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Titolo:
EFFECTS OF MOVEMENT AND MOVEMENT IMAGERY ON SOMATOSENSORY-EVOKED MAGNETIC-FIELDS FOLLOWING POSTERIOR TIBIAL NERVE-STIMULATION
Autore:
KAKIGI R; SHIMOJO M; HOSHIYAMA M; KOYAMA S; WATANABE S; NAKA D; SUZUKI H; NAKAMURA A;
Indirizzi:
NATL INST PHYSIOL SCI,DEPT INTEGRAT PHYSIOL OKAZAKI AICHI 444 JAPAN NATL INST LONGEV SCI OBU 474 JAPAN
Titolo Testata:
Cognitive brain research
fascicolo: 3, volume: 5, anno: 1997,
pagine: 241 - 253
SICI:
0926-6410(1997)5:3<241:EOMAMI>2.0.ZU;2-3
Fonte:
ISI
Lingua:
ENG
Soggetto:
TACTILE STIMULATION; FINGER MOVEMENTS; SCALP TOPOGRAPHY; POTENTIALS; COMPONENTS; RESPONSES; SEPS; HAND;
Keywords:
SOMATOSENSORY EVOKED MAGNETIC FIELD; MAGNETOENCEPHALOGRAPHY; GATING; TIBIAL NERVE; MOVEMENT; ATTENTION;
Tipo documento:
Article
Natura:
Periodico
Settore Disciplinare:
Science Citation Index Expanded
Science Citation Index Expanded
Citazioni:
38
Recensione:
Indirizzi per estratti:
Citazione:
R. Kakigi et al., "EFFECTS OF MOVEMENT AND MOVEMENT IMAGERY ON SOMATOSENSORY-EVOKED MAGNETIC-FIELDS FOLLOWING POSTERIOR TIBIAL NERVE-STIMULATION", Cognitive brain research, 5(3), 1997, pp. 241-253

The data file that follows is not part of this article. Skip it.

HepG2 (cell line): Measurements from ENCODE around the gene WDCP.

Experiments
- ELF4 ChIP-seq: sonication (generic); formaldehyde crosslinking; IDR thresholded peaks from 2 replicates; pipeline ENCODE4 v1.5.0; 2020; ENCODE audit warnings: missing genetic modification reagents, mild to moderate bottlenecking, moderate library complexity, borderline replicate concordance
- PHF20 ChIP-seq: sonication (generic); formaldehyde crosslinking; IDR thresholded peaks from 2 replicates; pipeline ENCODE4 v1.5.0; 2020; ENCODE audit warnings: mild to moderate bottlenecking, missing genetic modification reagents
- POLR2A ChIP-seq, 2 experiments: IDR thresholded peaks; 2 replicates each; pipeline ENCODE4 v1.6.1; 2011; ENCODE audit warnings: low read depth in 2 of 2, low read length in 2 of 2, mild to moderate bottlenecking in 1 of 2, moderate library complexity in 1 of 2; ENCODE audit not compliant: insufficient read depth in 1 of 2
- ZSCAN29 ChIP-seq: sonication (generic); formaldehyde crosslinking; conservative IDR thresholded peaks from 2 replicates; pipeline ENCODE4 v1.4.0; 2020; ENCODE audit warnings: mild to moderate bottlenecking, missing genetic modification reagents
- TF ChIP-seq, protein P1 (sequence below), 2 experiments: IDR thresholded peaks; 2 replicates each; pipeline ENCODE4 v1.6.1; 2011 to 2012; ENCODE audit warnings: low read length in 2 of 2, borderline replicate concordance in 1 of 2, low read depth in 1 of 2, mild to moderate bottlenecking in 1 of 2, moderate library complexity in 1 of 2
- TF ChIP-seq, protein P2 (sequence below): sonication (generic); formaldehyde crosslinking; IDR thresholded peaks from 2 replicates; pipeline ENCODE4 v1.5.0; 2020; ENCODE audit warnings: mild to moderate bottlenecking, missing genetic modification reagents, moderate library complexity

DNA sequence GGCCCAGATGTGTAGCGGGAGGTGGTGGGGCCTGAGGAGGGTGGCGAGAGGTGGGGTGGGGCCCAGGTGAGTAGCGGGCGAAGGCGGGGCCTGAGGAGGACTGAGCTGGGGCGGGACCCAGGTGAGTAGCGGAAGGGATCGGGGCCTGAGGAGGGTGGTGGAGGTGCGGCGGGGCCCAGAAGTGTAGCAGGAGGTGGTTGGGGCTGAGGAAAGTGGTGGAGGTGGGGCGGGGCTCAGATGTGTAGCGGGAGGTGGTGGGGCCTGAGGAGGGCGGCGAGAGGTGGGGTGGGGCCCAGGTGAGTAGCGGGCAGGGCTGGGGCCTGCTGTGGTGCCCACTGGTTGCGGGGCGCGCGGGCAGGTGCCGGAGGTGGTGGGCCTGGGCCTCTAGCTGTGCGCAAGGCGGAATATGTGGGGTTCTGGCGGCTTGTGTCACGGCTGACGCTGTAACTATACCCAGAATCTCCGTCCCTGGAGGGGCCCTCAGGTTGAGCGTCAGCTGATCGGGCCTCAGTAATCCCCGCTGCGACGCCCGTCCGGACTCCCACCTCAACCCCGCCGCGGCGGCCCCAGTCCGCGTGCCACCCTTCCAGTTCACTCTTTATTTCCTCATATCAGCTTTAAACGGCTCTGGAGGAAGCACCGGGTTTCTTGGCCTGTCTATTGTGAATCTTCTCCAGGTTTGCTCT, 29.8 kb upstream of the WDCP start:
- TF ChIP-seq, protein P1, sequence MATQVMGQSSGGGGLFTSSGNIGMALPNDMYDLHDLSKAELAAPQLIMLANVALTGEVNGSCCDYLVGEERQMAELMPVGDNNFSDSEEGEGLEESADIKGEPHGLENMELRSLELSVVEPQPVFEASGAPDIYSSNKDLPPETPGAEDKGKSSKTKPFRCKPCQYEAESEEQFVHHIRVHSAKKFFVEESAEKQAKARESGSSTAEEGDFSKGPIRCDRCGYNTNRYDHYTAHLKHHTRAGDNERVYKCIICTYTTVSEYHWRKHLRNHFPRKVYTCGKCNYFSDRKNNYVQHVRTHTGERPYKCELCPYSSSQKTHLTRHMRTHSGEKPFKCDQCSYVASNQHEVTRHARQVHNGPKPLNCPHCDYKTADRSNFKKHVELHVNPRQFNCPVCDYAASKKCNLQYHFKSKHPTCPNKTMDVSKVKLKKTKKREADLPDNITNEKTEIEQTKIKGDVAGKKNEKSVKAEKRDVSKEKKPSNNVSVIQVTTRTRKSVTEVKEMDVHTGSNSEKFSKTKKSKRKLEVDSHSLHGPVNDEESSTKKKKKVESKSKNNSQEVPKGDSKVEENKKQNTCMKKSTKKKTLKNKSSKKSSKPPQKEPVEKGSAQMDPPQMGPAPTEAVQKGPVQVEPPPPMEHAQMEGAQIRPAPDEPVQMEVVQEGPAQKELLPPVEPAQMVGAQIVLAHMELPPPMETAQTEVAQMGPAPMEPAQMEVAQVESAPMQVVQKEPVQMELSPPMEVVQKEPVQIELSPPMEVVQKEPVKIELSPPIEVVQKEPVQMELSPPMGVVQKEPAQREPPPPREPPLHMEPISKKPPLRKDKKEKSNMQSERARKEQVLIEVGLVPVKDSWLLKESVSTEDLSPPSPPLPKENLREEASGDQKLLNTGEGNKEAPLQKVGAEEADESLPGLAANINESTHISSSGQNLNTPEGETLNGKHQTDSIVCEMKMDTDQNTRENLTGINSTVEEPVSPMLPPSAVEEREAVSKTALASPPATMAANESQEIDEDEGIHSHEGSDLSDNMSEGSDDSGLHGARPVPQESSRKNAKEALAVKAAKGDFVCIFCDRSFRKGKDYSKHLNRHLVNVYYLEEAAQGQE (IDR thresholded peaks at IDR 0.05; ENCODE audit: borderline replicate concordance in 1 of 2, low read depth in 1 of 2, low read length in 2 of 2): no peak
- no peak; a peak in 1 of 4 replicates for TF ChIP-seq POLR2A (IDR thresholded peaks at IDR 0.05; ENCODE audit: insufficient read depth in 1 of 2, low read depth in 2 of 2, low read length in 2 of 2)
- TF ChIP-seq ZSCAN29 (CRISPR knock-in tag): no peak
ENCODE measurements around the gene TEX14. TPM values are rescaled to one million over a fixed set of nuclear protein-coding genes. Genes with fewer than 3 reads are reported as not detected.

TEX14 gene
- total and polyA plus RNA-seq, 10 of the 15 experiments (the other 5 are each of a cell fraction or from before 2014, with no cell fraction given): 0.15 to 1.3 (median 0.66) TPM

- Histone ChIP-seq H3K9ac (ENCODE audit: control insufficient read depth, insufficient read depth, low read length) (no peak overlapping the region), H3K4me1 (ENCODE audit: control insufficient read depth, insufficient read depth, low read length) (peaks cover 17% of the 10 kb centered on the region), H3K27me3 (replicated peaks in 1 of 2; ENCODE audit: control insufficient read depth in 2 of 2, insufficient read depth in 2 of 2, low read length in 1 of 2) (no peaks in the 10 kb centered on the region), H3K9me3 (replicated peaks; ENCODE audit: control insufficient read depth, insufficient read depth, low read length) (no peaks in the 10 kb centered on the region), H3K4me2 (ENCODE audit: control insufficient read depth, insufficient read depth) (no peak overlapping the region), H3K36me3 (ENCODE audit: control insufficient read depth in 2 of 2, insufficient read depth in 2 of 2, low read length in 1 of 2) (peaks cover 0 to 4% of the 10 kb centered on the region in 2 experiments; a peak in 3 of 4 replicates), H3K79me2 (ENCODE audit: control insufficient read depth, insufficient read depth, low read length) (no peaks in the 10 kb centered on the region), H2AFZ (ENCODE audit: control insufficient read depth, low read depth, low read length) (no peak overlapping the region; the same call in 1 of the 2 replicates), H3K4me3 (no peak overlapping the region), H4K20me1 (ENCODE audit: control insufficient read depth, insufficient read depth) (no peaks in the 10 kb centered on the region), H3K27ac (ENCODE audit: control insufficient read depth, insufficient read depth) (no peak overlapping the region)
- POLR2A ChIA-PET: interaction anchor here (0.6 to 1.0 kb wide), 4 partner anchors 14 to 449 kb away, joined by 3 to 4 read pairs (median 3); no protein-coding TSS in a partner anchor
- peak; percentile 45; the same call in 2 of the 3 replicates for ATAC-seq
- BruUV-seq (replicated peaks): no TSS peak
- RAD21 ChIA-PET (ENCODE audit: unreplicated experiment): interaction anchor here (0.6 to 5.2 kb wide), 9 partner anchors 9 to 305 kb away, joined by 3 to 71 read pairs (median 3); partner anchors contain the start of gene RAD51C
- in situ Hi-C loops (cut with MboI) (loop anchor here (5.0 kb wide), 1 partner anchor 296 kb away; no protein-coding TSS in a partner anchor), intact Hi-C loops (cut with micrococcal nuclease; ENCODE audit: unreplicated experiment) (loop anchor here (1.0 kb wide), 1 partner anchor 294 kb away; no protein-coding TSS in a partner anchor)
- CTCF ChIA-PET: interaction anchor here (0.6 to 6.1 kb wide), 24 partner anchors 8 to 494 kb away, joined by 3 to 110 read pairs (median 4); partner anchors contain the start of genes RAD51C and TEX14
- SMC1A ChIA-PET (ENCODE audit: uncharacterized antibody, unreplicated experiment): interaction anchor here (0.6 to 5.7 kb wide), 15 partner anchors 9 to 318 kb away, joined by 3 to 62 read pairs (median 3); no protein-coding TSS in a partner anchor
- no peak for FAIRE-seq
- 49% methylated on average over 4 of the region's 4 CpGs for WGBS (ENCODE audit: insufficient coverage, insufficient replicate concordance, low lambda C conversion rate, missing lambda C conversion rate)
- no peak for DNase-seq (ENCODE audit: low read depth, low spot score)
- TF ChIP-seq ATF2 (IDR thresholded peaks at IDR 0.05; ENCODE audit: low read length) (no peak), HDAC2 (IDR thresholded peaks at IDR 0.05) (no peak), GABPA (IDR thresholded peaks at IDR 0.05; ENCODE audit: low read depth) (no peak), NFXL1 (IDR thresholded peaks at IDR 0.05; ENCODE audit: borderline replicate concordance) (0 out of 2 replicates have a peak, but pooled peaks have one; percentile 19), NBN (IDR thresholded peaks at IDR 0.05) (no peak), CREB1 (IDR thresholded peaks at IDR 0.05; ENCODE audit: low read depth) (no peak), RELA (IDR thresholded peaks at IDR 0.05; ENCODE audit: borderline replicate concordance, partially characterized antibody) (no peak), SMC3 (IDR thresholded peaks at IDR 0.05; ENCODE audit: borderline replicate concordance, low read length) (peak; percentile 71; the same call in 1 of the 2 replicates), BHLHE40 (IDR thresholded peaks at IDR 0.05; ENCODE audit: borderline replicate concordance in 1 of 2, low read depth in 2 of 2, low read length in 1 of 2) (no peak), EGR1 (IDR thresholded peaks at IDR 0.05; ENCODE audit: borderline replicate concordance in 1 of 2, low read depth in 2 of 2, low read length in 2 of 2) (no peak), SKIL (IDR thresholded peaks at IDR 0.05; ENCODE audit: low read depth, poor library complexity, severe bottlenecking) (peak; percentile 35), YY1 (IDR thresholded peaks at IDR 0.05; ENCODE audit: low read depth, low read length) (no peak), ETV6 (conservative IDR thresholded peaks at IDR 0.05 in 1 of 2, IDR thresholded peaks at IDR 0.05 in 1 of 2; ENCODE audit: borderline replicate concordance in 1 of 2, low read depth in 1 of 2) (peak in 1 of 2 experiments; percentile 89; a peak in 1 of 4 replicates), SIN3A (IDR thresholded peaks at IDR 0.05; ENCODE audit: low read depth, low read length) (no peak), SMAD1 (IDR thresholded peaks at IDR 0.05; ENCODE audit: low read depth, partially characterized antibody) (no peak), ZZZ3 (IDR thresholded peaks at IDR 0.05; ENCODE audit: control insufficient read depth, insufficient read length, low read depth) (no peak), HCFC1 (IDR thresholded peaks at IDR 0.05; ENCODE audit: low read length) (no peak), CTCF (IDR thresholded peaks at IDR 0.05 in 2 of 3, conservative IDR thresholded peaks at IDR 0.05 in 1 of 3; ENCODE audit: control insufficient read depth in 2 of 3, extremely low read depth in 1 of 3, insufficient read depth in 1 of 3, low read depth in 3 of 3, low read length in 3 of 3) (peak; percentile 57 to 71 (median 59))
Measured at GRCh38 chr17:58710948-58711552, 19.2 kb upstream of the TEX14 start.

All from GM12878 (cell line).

Abstract

We examined the ''gating'' effects caused by active and passive movements of toes and by ''movement imagery'' (mental moving of the toe without actual movements) on somatosensory evoked magnetic fields (SEFs) following stimulation of the posterior tibial nerve in normal subjects. Active and passive movements significantly attenuated the short- andmiddle-latency cortical components (P < 0.001) with no latency change, and the effects of the active movements were larger than those of the passive movements. In contrast, the subsequent long-latency component with a latency of about 100 ms was enhanced only by the active movements. Therefore, both centrifugal and centripetal mechanisms should beconsidered. The gating effects by movements on all components may occur in the primary sensory cortex (SI) in the hemisphere contralateral to the stimulated nerve, because all of the equivalent current dipoles(ECDs) of the components in the ''control'' and each ''interference''waveform were located there. Active movements of the toes contralateral to the stimulated nerve caused no significant gating effect. The short-latency components were not consistently changed by ''movement imagery'', but the middle- and long-latency components were enhanced. Their ECDs were located in the SI contralateral to the stimulated nerve and in the SII in bilateral hemispheres. Therefore, we speculated that brain responses to somatosensory stimulation, particularly components generated in SII, were affected by volitional changes. (C) 1997 Elsevier Science B.V.

ASDD Area Sistemi Dipartimentali e Documentali, Università di Bologna, Catalogo delle riviste ed altri periodici
Documento generato il 15/07/20 alle ore 05:20:02